We’ve been reading over the last year or so about the war on incandescent lamps – people preach hate for them but people buy them in droves. Why is this? A good reasoning is money, money, and money – To buy a 6-pack of regular incandescent lamps (not Reveals or energy efficient models) costs about as much as a stick of beef jerky at the gas station. When you’re living month to month, week to week, or unfortunately day to day as many of our fellow Americans are doing, a six pack of light bulbs for $1.12 seems a lot more cost efficient when looking at a $4.00 compact fluorescent or even a $40.00 LED replacement.
Your next question should be something along the lines of “but you’ll save so much down the road if you buy something energy efficient!” and you’d be right – but when you’re staring down debt in the face and trying to fight to stay in your home, generic peanut butter sounds better than none at all, know what I mean?
But never mind all that – what about those of us designers who think that the incandescent lamp should be an available choice? A lot of us feel that “banning” the incandescent lamp is a bit rash of a decision – including the IALD. There is no good replacement product for them yet. It’s a poor decision, in my very humble opinion – and the public still wants incandescent light. Whether it’s cheaper, people prefer them over the cold and sometimes green light that CFLs bring into homes, or lighting designers want to have incandescent choices, incandescents are certainly popular. But that’s like saying margarine is popular.
When the US Congress passed the New Direction for Energy Independence, National Security and Consumer Protection Act (H.R. 3221), and the Renewable Energy and Energy Conservation Tax Act (H.R. 2776), lots and lots of people wrote, and I’m paraphrasing here:
Oh, lordy lordy, the incandescent lamp is so dead it’s mummified! Viva la 2012!
Other folks realized that these new standards that just got passed virtually make it so that no current incandescent lamp on the market would meet the standard requirements. Seems like an obvious concern, doesn’t it?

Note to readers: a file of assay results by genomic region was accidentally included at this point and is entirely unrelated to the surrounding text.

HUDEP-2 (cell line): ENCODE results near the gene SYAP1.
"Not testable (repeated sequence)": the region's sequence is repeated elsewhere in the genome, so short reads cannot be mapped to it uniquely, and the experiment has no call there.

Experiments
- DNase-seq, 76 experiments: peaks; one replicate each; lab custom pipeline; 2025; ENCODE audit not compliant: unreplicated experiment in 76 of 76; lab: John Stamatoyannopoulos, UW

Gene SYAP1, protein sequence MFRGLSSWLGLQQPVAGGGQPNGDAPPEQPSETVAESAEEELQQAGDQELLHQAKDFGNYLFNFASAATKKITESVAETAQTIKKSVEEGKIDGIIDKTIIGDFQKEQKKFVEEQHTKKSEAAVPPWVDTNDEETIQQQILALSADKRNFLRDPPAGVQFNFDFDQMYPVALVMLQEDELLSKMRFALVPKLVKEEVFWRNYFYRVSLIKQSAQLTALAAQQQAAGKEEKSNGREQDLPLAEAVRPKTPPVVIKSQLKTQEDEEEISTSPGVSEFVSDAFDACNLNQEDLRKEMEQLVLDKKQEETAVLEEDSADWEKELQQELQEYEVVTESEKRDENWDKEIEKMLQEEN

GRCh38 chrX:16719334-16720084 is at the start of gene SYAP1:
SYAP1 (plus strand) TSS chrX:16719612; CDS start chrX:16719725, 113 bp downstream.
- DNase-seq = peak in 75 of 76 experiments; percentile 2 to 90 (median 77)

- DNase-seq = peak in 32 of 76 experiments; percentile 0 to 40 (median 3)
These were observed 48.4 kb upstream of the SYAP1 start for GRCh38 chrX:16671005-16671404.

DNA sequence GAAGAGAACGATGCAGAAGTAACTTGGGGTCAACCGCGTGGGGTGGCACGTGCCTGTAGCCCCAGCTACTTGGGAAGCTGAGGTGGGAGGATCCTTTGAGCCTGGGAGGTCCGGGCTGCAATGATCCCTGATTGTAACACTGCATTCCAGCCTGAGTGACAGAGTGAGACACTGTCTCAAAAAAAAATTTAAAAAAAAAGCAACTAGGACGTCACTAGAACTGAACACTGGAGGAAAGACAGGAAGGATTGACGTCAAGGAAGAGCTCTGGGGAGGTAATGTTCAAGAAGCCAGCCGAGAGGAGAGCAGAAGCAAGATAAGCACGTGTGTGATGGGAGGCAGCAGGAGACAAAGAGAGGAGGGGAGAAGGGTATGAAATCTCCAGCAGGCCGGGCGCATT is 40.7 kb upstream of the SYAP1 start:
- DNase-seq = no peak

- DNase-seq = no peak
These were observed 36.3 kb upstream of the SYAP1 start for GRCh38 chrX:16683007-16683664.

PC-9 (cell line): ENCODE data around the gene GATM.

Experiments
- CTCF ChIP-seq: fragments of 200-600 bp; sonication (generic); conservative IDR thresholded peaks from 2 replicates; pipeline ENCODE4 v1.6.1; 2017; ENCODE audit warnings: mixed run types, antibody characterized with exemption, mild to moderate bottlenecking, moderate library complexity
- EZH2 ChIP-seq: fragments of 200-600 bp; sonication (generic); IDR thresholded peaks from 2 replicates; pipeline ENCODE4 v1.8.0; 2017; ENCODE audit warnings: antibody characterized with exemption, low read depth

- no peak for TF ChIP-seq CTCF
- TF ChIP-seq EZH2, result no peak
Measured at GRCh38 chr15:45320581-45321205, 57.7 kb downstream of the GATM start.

Don’t get me wrong, I’m not naive or stupid with respect to this subject. What we need is something that is way bright, gives us the color temperature we want, isn’t a zillion dollars per unit, and consumes as little electricity as possible. What we have right now, in a feasible, sellable form, are incandescent lamps, which give off heat and consume lots of electricity; LED lamps, which have great color, output is improving, and consumption is ridiculously low with a long lamp life; and CFL (compact fluorescent lamp) sources that can put off really terrible color, contain mercury, and are difficult to dispose of properly. They also rock the consumption rate, but they have their problems.
Well, the bills passed by the Congress certainly put new standards to meet, that is no lie. What this has done, as things always do when pushed to meet a deadline, is force companies to take the regular ol’ incandescent lamp and turn it into something that acts efficiently, people like, and is cost effective. GE put out an improved version of the incandescent, the HEI – or High Efficieny Incandescent, which is lacking in title creativity but not good intentions. Philips just put out an energy saving incandescent, the halogen Energy Saver line. It’s 70 watts and emits the same amount of illumination as a 100 watt lamp.
Ok, that’s a start! However, at this new 70 watt efficiency, the CFL world is still consuming 75% less than it.
Scientists are starting to see growth in the really horrible (comparatively, of course) incandescent output of 15 lumens per watt – they’re up to twice that now. There’s tough competition in the LED and CFL categories for consumption levels for incandescent lamps, but we’ve just started. It is a real shame though that it took some competition to get a train of thought started on improving incandescent lamp efficiencies, isn’t it?
What are your thoughts on this subject? Please post in the comments below!